Thousands run for Swedish murder victim

Thousands of people have taken to to running tracks across Sweden in a show of solidarity after a young woman was found murdered in a recreational area in Upplands Väsby north of Stockholm.

Thousands run for Swedish murder victim
Thousands took part in a running campaign. Photo: Ulrika Säfström Sunnerfelt

The initiative was launched after a woman was found dead on a running track in Upplands Väsby last week – to show defiance in the face of fear after police branded her death suspicious and advised residents in the area to be careful when out running on their own.

“We're reclaiming the right to be able to run without being afraid,” Ulrika Säfström Sunnerfelt, one of the organizers behind the campaign, told Swedish newswire TT.

Around 20,000 people had joined the Facebook event saying they would go for a run on Sunday. Säfström Sunnerfelt herself ran around the Rocklunda trail in Västerås, some 80 kilometres from Upplands Väsby, together with around 70 people from all ages.

“It feels tragic that this is even needed. But I am incredibly happy that so many have chosen to be here to show that everyone has the right to move around freely in society,” she said.

And in Upplands Väsby around a hundred runners gathered to take part on Sunday in memory of the suspected murder victim, who lived in the town in central Sweden.

“Everyone I meet on the trail always ask me how I can be running alone, but I refuse to let myself be affected. It feels like we're honouring her by doing this together,” orienteering enthusiast Amanda Jonasson, 25, told the Aftonbladet tabloid.

Många hade sökt sig till Runbyspåret i Upplands Väsby kl 18.00. Så fint #SpringaMedKärlek (Foto: K Eidenbrant)

— Spring Med Kärlek (@SpringMedKarlek) August 9, 2015

The campaign, called 'Run With Love' ('Spring med kärlek') was organized after a 21-year-old woman was found dead at 2.05am on Thursday morning in the Runby area of the Stockholm suburb of Upplands Väsby by dog handlers.

Her family had reported her missing at 9.30pm on Wednesday when she did not come home after a short jog.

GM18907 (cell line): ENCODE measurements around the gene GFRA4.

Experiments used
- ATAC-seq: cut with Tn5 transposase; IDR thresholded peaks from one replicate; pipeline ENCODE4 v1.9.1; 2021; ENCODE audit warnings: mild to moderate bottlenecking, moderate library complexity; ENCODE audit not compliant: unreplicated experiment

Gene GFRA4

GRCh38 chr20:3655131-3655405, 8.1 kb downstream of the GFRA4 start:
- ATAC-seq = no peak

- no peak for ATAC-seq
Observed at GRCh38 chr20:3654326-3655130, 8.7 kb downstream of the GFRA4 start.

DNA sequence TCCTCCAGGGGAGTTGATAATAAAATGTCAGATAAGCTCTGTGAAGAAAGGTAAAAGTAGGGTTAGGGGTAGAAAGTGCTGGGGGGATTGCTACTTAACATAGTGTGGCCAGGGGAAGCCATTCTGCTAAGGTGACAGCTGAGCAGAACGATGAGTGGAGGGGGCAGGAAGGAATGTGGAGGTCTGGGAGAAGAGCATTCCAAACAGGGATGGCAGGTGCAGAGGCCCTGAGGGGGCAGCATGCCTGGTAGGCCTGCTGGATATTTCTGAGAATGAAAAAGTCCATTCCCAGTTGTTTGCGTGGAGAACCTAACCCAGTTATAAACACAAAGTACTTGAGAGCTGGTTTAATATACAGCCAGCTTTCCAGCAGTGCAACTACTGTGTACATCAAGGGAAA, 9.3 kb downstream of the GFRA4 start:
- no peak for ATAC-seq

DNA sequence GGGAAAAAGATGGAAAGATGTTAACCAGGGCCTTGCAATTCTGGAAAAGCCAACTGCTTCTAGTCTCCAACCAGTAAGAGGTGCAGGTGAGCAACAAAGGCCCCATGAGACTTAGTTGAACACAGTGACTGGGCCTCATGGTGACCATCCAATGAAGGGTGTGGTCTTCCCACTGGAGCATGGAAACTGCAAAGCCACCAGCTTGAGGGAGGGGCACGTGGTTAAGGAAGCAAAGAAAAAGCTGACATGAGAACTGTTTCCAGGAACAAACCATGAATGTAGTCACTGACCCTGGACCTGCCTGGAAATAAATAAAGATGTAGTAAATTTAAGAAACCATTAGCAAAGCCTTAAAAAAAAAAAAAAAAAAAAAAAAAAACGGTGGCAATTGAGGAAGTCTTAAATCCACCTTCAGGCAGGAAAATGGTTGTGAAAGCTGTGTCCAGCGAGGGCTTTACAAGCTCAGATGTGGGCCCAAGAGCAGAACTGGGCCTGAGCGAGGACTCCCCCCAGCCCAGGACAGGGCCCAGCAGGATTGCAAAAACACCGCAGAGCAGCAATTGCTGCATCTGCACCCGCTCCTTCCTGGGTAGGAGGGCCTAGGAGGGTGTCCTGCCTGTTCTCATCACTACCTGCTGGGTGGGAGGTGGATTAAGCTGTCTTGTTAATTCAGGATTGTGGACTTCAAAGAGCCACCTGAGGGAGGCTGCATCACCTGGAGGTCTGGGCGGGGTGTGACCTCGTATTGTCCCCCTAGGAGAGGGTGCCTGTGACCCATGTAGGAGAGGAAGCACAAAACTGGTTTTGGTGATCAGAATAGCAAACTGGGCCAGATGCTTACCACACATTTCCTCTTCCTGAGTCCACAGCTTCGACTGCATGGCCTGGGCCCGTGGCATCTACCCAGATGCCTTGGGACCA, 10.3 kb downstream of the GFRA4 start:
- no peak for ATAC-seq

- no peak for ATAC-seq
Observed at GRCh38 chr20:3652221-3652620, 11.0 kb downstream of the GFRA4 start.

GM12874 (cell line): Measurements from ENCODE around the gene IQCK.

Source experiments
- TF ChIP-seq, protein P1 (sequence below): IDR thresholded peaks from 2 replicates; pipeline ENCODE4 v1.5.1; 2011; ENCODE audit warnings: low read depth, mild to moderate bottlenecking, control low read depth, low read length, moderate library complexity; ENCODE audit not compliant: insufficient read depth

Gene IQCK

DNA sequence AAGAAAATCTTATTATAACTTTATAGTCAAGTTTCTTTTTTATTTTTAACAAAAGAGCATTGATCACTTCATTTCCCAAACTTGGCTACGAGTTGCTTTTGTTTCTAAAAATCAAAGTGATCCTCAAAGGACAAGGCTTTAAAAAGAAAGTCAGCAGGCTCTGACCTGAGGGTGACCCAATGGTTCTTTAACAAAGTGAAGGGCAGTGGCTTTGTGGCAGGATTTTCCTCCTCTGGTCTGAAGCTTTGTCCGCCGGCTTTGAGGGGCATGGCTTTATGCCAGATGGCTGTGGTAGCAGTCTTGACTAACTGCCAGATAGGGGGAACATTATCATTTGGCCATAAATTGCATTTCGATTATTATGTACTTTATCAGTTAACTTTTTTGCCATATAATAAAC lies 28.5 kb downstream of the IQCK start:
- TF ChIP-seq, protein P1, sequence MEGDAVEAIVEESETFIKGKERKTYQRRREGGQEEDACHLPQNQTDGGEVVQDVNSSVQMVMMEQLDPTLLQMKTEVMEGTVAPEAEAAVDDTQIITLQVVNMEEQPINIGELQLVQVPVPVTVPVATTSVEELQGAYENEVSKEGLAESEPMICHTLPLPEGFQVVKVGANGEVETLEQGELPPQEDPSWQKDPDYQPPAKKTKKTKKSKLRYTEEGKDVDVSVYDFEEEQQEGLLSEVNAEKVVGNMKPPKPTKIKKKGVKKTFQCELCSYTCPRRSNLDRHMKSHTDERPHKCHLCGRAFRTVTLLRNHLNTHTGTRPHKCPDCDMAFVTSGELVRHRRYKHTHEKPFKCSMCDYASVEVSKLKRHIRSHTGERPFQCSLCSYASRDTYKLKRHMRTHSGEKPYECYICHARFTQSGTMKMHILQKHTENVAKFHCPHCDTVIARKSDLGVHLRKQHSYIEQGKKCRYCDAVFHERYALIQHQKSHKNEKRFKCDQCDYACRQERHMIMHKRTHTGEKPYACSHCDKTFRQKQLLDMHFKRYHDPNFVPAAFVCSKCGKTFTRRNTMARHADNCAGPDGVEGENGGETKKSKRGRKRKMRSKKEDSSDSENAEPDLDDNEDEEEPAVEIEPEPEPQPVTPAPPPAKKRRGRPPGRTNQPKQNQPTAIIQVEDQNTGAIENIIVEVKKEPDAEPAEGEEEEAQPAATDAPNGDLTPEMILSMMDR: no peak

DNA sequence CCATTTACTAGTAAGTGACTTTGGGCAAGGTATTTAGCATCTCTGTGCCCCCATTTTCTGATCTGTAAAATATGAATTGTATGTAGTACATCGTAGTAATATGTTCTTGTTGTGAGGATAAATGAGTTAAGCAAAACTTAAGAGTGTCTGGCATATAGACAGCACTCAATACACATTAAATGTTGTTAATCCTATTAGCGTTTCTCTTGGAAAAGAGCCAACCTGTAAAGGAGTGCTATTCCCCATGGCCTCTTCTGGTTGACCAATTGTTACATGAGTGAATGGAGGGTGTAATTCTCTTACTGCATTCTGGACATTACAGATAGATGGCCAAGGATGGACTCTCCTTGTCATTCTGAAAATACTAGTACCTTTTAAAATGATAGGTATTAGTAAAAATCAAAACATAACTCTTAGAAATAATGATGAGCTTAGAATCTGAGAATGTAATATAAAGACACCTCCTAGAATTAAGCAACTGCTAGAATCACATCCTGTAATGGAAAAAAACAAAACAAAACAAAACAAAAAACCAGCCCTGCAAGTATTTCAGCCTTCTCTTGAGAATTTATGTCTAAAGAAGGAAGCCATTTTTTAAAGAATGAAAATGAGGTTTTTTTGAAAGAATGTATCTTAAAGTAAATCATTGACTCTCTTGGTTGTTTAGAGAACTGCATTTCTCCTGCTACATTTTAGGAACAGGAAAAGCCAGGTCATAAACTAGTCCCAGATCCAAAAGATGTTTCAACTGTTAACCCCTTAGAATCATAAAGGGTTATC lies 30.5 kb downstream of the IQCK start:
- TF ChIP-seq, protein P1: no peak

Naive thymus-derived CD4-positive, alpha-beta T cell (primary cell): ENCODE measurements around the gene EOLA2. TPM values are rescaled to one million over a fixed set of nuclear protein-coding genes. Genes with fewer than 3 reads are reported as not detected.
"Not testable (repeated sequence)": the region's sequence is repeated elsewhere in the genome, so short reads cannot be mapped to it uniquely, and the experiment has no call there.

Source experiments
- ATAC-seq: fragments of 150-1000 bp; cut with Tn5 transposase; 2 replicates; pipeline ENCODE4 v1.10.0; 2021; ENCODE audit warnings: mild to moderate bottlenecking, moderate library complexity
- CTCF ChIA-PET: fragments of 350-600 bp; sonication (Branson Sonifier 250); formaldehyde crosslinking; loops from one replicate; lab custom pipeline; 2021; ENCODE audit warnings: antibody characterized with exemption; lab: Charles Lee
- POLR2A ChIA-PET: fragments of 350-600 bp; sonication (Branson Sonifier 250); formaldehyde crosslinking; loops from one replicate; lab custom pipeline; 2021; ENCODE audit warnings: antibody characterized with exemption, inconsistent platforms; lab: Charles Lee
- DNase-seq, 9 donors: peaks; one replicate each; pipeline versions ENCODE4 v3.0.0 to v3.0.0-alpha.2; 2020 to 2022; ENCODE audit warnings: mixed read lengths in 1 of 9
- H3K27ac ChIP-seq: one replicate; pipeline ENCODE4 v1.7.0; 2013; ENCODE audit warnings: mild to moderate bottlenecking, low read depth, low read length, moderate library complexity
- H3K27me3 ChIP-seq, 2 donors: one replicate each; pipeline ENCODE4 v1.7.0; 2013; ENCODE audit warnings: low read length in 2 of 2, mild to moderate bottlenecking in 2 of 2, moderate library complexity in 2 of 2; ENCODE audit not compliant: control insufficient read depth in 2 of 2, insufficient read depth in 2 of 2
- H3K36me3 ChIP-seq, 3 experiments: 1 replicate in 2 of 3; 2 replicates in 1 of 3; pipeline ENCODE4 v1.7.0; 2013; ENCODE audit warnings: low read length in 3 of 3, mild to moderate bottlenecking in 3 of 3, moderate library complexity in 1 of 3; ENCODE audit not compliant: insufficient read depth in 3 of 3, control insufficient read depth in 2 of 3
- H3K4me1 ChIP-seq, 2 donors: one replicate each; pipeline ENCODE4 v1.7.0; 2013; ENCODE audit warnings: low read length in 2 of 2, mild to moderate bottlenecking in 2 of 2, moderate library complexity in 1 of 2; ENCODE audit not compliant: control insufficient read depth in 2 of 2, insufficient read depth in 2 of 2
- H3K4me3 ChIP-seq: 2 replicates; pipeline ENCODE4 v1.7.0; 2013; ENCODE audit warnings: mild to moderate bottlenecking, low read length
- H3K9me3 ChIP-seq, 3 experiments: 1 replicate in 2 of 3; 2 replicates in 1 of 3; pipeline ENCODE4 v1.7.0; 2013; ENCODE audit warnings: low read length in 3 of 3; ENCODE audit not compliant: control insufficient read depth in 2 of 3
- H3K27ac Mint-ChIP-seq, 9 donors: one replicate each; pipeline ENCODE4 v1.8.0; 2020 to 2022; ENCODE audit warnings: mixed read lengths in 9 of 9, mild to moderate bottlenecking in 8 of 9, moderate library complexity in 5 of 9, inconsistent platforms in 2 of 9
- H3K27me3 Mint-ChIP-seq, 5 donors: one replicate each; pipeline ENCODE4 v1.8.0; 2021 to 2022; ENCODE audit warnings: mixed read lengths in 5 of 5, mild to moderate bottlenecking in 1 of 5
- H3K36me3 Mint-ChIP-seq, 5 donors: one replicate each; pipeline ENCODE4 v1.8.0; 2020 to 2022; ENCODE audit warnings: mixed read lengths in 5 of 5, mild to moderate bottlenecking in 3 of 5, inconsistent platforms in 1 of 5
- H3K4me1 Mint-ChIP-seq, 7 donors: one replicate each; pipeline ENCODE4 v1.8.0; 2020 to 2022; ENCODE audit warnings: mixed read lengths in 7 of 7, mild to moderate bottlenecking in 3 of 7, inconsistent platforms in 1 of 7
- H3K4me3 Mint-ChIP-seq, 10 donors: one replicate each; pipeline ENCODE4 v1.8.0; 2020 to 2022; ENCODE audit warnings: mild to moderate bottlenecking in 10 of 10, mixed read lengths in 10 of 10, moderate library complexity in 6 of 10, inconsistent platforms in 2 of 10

Meanwhile, police are still investigating the suspected murder. No arrests had yet been made as of Monday morning.

“We're continuing to work unabated, checking information received and awaiting answers to the forensic investigation,” said Stockholm police spokeswoman Eva Nilsson.


Sweden breaks yearly record for fatal shootings

A man was shot to death in Kristianstad, Skåne, late on Thursday night. He is the 48th person to be shot dead in Sweden this year, meaning that the previous record for most fatal shootings in one year set in 2020 has now been broken.

Sweden breaks yearly record for fatal shootings

“Unfortunately we can’t say more than that he’s in his twenties and we have no current suspects,” duty officer Mikael Lind told TT newswire.

According to police statistics, this most recent deadly shooting means that 48 people have been shot to death in 2022, meaning that Sweden has broken a new record for deadly shootings per year.

Earlier this week, Sweden’s police chief Anders Thornberg said that this number is likely to rise even higher before the end of the year.

“It looks like we’re going to break the record this year,” he told TT on Tuesday. “That means – if it continues at the same pace – around 60 deadly shootings.”

“If it ends up being such a large increase that would be very unusual,” said Manne Gerell, criminiologist at Malmö University.

“We saw a large increase between 2017 and 2018, and we could see the same now, as we’re on such low figures in Sweden. But it’s still worrying that it’s increasing by so much over such a short time period,” he said.

There also seems to be an upwards trend in the number of shootings overall during 2022. 273 shootings had occured by September 1st this year, compared with 344 for the whole of 2021 and 379 for the whole of 2020.

If shootings continue at this rate for the rest of 2022, it is likely that the total number for the year would be higher than 2021 and 2020. There are, however, fewer injuries.

“The majority of shootings cause no injuries, but this year, mortality has increased substantially,” Gerell explained. “There aren’t more people being shot, but when someone is shot, they’re more likely to die.”

Thursday’s shooting took place in Kristianstad, but it’s only partially true that deadly gun violence is becoming more common in smaller cities.

“It’s moved out somewhat to smaller cities, but we’re overexaggerating that effect,” Gerell said. “We’re forgetting that there have been shootings in other small cities in previous years.”

A report from the Crime Prevention Council (Brå) presented last spring showed that Sweden, when compared with 22 different countries in Europe, was the only one with an upwards trend for deadly shootings.

Temporary increases can be seen during some years in a few countries, but there were no countries which showed such a clear increase as Sweden has seen for multiple years in a row, according to Brå.

The Swedish upwards trend for deadly gun violence began in the beginning of the 2000s, but the trend took off in 2013 and has continued to increase since.

Eight of ten deadly shootings take place in criminal environments, the study showed. The Swedish increase has taken place in principle only among the 20-29 year old age group.

When police chief Anders Thornberg was asked how the trend can be broken, he said that new recruitments are one of the most important factors.

“The most important thing is to break recruitment, make sure we can listen encrypted and that we can get to the profits of crime in a better way,” he said.